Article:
For years, granola bars were like balsa wood. They could be instruments of blunt-force trauma. I’m not certain, but I believe several people were killed when they tripped and were impaled by granola bars. So in the 1990s, Quaker’s line of Chewy bars were a giant leap for granola-bar kind, landing them within the domain of, as Quaker put it, the chewy foods. That was possible in part because of trans fats: the purposeful placement of a hydrogen molecule on a fatty acid in such a way that created a modification of the standard cis unsaturated fat structure. Partially hydrogenated oils were at once soft and malleable while resisting spoilage. It was a triumph of science that made a shelf-ready product out of something as unimaginable as frosting, and made the buttery compound “I Can’t Believe It’s Not Butter” a source of so much indignation.

And, a boon for food producers, trans fats never had to undergo approval by the Food and Drug Administration. They were a synthetic version of something that already existed in some foods, like red meat, in very small amounts, so why should they be bad? As in all things we put in and on our bodies, though, quantity is everything. After several decades of mounting evidence against the safety of consuming trans fats at levels above the trivial, today the FDA claimed a grandiose but ultimately late-game victory, acting on a 2013 proposal requiring that trans fats be removed from its long list of compounds that are “generally recognized as safe.” Synthetic trans fats must be phased out of all foods within three years.

Few consumers will notice much change, though, as trans fats have already been voluntarily removed from many foods, including Quaker Chewy granola bars. In 2006, the FDA enacted a requirement that trans fat content be labeled on packages in response to a petition by the nonprofit advocacy organization Center for Science in the Public Interest, which had performed studies showing an increase in LDL cholesterol associated with the intake of trans fats. Years of consumer awareness and demand for trans-fat-free products, legitimized by local bans in New York City and elsewhere, led to widespread phasing out of trans fats and decrease in nationwide consumption by 85 percent over the past decade. Even the new iteration of I Can’t Believe It’s Not Butter contains no trans fats (or, purportedly, butter).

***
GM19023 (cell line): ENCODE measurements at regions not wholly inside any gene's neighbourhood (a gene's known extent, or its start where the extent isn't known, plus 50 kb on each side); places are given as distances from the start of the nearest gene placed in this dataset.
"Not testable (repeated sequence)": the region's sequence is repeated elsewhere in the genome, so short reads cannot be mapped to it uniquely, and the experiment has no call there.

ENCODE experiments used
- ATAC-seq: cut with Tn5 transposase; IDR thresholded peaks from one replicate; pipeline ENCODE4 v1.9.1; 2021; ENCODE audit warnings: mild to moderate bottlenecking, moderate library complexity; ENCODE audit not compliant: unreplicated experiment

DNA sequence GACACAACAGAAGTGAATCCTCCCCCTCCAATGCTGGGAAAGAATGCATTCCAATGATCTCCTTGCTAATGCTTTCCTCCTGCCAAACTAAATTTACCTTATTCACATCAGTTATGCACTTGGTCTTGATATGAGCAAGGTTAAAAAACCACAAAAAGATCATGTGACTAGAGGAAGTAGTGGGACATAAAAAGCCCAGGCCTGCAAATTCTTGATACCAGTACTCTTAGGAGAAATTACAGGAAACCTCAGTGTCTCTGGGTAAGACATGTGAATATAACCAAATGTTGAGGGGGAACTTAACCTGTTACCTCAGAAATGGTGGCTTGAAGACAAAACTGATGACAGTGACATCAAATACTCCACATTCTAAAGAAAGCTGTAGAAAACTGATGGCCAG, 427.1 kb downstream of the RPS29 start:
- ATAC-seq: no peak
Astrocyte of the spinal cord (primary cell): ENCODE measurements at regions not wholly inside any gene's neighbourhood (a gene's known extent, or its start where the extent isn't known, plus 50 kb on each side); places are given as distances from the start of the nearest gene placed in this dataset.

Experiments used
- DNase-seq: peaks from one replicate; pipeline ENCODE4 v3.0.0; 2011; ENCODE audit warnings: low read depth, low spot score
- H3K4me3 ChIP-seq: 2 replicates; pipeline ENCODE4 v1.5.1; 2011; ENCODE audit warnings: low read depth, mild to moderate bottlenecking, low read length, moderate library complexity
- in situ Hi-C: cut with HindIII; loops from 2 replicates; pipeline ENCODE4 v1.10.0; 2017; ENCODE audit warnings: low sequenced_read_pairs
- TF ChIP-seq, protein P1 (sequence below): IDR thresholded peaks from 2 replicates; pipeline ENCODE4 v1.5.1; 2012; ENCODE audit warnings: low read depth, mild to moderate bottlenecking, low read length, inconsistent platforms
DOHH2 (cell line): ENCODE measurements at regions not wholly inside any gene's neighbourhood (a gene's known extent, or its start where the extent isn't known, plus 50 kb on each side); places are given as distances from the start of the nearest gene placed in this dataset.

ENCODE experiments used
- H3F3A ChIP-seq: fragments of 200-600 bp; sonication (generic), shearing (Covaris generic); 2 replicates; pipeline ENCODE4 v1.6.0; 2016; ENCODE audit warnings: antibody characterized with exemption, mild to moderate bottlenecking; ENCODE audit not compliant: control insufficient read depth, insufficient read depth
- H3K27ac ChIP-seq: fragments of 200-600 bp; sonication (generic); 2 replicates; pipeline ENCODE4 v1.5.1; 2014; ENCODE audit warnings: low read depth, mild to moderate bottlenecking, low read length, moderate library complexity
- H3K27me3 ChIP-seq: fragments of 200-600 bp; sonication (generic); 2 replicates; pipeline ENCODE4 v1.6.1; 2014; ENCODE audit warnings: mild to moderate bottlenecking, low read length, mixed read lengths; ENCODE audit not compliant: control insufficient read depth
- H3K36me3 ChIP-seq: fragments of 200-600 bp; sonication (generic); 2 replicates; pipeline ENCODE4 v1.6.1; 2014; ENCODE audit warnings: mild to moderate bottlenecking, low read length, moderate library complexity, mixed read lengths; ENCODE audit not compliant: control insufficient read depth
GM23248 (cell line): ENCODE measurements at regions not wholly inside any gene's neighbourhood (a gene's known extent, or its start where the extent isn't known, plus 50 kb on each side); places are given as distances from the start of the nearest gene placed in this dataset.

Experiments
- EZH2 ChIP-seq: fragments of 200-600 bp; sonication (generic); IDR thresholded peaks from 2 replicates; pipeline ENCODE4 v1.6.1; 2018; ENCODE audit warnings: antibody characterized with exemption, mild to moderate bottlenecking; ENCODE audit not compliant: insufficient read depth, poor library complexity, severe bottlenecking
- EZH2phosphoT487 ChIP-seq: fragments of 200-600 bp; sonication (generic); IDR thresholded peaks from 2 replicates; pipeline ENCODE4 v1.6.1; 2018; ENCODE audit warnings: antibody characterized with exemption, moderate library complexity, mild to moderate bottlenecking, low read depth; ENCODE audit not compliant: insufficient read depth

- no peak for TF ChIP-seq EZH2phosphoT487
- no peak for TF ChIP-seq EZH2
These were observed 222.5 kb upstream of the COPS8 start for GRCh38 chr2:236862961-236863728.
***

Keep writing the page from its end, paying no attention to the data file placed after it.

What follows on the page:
Today FDA acting commissioner Stephen Ostroff said the move “is expected to reduce coronary heart disease and prevent thousands of fatal heart attacks every year.” It’s extremely difficult to isolate the role of a single nutrient in a fatal heart attack, and this estimation may be optimistic given the currently modest national consumption of trans fats. In the late 1990s, at peak trans fat intake, Walter Willett at the Harvard School of Public Health calculated the effect to be at least 30,000 premature deaths annually. CDC director Thomas Frieden later endorsed an estimate of 50,000. But if Ostroff is right, and there is still much public-health ground to be won through this ban, fine. There is no coherent health argument for a high-trans-fat diet. If you like food that’s chewy and juicy and cheap and not spoiled, there are new synthetic ingredients introduced all the time to accomplish these ends. A few may prove harmful to our health eventually, and we’ll figure that out and introduce a ban over the course of decades, at first in practice, with dollars and stomachs, and then, once industry lobbying is minimal enough to be overcome, federal agencies will take credit for protecting consumer well-being, and that’s the way things tend to work.